In message from hospital, ‘Fauda’ actor wounded in Gaza says ‘I’ll be OK’

Idan Amedi, seriously hurt in deadly incident, regained consciousness after surgery Tuesday; lawmaker visits him in hospital, conveys message urging to ‘stay strong together’

Star singer and actor Idan Amedi (R) with IDF Chief of Staff Herzi Halevi, in an undated photo. (Israel Defense Forces)
Star singer and actor Idan Amedi (R) with IDF Chief of Staff Herzi Halevi, in an undated photo. (Israel Defense Forces)

Star singer and “Fauda” actor Idan Amedi, who was seriously injured this week while fighting in Gaza, sent a message to followers Wednesday, saying he was on the mend.

National Unity MK Chili Tropper said that he visited Amedi and received two messages to share with the public, the first “to send thanks to all those who were concerned and sent love.”

The second, Tropper wrote on Instagram, “In the words of Amedi: ‘Forget me, I’ll be OK. What’s important is that we stay strong together.’”

Amedi was serving as an IDF reservist in the Combat Engineering Corps when he was injured, reportedly sustaining shrapnel wounds all over his body.

He was injured in an incident in which six other reservists, all combat engineers, were killed when explosives intended for demolishing a tunnel detonated during activity in central Gaza’s al-Bureij refugee camp.

Amedi was brought to Sheba in Ramat Gan at about 4 p.m. on Monday and underwent urgent, serious and lengthy surgery, according to Hebrew media.

Media reports Tuesday said Amedi had regained consciousness and was responsive, with his condition listed as moderate.

Avi Issacharoff, a co-writer of the TV hit series “Fauda,” in which Amedi depicted an elite IDF soldier operating deep in the West Bank and Gaza, tweeted that “on such a terrible day, there is a drop of light: Idan has woken up and is responding and his condition is defined as moderate.”

Foreign Minister Israel Katz welcomed the news of Amedi’s progress, in a post on X.

“I hear Idan Amedi’s message from all the bereaved families and soldiers I meet. It is our duty as a government to implement it,” he said, referring to Amedi’s call to be “strong together.”

In a recent video Amedi recorded from Gaza, he said, “After 90 days of fighting, we are continuing to destroy the short-range missile sites, the launch sites, and the command facilities of the Hamas terrorist organization.”

He also urged a halt to internal dissent among Israelis: “I join my brother reservists in calling on the politicians, all the media outlets, and everyone: Whoever doesn’t have something good to say, simply shut your mouths. The people of Israel live.”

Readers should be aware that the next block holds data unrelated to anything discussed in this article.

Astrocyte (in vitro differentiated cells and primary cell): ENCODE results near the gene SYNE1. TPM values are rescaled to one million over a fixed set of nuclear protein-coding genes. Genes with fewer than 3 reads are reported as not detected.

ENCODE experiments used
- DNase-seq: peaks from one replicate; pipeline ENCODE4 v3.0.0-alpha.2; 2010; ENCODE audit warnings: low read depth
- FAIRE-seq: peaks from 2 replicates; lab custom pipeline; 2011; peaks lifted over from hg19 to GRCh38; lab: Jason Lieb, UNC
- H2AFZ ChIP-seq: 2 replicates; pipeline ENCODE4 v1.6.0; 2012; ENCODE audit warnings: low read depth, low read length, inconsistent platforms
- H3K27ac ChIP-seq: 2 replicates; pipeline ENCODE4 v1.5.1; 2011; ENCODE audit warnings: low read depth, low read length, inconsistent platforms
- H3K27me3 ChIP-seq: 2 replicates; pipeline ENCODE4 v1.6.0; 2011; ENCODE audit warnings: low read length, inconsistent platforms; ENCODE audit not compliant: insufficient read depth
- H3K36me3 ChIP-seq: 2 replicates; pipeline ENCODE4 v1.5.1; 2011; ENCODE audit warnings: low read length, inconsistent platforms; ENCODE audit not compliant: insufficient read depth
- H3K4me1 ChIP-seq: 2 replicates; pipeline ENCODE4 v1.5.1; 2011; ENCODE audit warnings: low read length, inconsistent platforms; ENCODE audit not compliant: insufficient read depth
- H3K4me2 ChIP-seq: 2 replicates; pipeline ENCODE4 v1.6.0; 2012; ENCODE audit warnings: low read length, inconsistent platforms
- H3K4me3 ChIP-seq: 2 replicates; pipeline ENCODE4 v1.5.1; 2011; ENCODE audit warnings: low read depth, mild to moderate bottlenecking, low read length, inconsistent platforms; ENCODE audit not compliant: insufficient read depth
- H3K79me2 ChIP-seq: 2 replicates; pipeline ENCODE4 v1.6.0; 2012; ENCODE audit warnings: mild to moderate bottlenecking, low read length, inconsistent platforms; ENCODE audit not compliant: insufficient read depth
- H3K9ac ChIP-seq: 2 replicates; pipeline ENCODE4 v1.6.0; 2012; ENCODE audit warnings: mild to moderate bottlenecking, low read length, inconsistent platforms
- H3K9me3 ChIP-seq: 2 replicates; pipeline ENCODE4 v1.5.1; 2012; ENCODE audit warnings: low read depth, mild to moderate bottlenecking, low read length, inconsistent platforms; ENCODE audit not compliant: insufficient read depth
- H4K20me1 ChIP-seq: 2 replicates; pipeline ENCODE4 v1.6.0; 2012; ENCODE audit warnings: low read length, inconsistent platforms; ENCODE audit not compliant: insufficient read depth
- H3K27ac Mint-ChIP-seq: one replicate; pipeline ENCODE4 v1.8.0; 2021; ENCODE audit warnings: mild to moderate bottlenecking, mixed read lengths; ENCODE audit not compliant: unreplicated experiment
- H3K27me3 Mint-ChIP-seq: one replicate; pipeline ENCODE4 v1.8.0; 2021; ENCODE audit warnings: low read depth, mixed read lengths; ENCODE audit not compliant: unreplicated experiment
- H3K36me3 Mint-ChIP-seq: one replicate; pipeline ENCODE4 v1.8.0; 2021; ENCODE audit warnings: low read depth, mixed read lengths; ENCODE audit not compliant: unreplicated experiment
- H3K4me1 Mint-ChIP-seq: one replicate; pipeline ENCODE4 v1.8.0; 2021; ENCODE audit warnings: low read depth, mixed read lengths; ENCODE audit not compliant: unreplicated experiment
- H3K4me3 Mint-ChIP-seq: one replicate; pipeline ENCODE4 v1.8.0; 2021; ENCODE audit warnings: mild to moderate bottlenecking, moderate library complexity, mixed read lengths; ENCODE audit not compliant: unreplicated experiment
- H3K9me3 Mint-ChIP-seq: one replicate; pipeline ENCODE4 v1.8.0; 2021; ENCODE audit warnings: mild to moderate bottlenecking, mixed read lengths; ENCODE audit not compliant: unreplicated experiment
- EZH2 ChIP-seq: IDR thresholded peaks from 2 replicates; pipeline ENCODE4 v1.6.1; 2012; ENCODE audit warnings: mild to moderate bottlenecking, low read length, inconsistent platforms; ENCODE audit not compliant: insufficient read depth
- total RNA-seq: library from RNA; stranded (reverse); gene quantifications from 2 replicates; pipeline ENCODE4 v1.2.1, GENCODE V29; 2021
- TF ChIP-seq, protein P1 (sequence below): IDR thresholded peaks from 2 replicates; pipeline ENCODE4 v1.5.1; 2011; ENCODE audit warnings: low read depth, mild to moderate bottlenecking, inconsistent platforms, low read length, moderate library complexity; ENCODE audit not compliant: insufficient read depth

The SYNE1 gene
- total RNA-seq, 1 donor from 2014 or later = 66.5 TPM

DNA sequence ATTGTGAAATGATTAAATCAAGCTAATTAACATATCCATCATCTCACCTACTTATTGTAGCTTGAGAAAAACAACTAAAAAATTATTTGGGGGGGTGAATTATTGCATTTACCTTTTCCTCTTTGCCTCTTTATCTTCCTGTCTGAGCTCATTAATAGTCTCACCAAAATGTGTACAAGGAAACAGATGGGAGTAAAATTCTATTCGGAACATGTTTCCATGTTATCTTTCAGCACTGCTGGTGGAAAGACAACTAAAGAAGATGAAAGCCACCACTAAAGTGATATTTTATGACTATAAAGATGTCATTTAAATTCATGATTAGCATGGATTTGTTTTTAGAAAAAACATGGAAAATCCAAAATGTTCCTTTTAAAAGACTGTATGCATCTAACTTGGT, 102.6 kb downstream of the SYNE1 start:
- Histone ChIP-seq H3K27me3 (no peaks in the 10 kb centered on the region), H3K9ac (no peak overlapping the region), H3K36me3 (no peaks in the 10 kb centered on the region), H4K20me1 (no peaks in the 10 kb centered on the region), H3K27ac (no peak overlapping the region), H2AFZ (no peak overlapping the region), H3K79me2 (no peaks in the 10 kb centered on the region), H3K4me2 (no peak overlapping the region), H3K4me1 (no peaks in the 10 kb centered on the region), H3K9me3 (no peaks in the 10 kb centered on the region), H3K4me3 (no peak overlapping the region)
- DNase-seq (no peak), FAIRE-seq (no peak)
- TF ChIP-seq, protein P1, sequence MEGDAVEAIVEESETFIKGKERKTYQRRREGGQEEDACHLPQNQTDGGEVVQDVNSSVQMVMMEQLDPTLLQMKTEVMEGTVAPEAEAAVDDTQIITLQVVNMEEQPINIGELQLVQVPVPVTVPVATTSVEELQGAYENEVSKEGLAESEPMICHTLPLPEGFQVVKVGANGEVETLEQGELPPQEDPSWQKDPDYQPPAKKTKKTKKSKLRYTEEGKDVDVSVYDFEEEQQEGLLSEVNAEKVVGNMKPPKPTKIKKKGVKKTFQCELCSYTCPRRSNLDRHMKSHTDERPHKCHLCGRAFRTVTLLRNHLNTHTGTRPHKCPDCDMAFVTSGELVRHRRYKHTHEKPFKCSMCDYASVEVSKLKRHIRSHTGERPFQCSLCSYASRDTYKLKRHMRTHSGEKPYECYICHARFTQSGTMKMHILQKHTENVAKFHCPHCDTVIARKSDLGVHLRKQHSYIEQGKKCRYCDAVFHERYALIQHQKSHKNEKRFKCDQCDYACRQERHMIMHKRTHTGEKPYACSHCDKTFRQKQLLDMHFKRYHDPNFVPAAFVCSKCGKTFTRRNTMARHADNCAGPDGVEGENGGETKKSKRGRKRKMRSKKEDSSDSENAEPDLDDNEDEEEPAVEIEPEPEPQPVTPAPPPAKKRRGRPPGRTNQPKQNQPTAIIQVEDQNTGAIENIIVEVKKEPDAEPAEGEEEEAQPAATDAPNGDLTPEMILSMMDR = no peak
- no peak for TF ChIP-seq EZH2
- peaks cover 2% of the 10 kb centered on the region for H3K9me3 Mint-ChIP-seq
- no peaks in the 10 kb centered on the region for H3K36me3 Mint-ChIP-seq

Singer and actor Idan Amedi is interviewed in the Gaza Strip by Channel 12 news on January 9, 2024, shortly before being wounded while serving as a reserve soldier in the war against the Hamas terror group. (Channel 12 screenshot; used in accordance with Clause 27a of the Copyright Law)

On October 12, amid a call-up of more than 300,000 reservists — days after Hamas-led terrorists in Gaza stormed the border with Israel, killing some 1,200 people and kidnapping another 240, mostly civilians — Amedi posted a video on X, wearing military fatigues and saying: “This isn’t a scene from Fauda, it’s real life.”

“We are here to protect our children, our families and our homes, and I want to promise you that we won’t surrender until we win,” he said in the video.

A musician, songwriter and actor, Amedi was also filmed singing for IDF troops in the northern city of Ma’alot-Tarshiha in October.

Fighting has raged between the IDF and Gaza-ruling Hamas since Israel launched its military campaign in response to the October 7 onslaught, vowing to destroy the terror group.

Amedi, 35, was born and raised in Jerusalem, to Kurdish immigrants. Extremely proud of his heritage, Amedi always ended his concerts with a song in Kurdish.

One of his best-known songs, titled “Warrior’s Pain,” describes the post-traumatic experience of a soldier coming back from war. The song made a fast run of the charts in 2010, after he performed it on the Israeli music competition show “Kochav Nolad,” or “A Star is Born.”

Amedi, who is married with two children, completed his mandatory military service in the IDF Combat Engineering Corps’ 603rd Battalion from 2006 to 2009.

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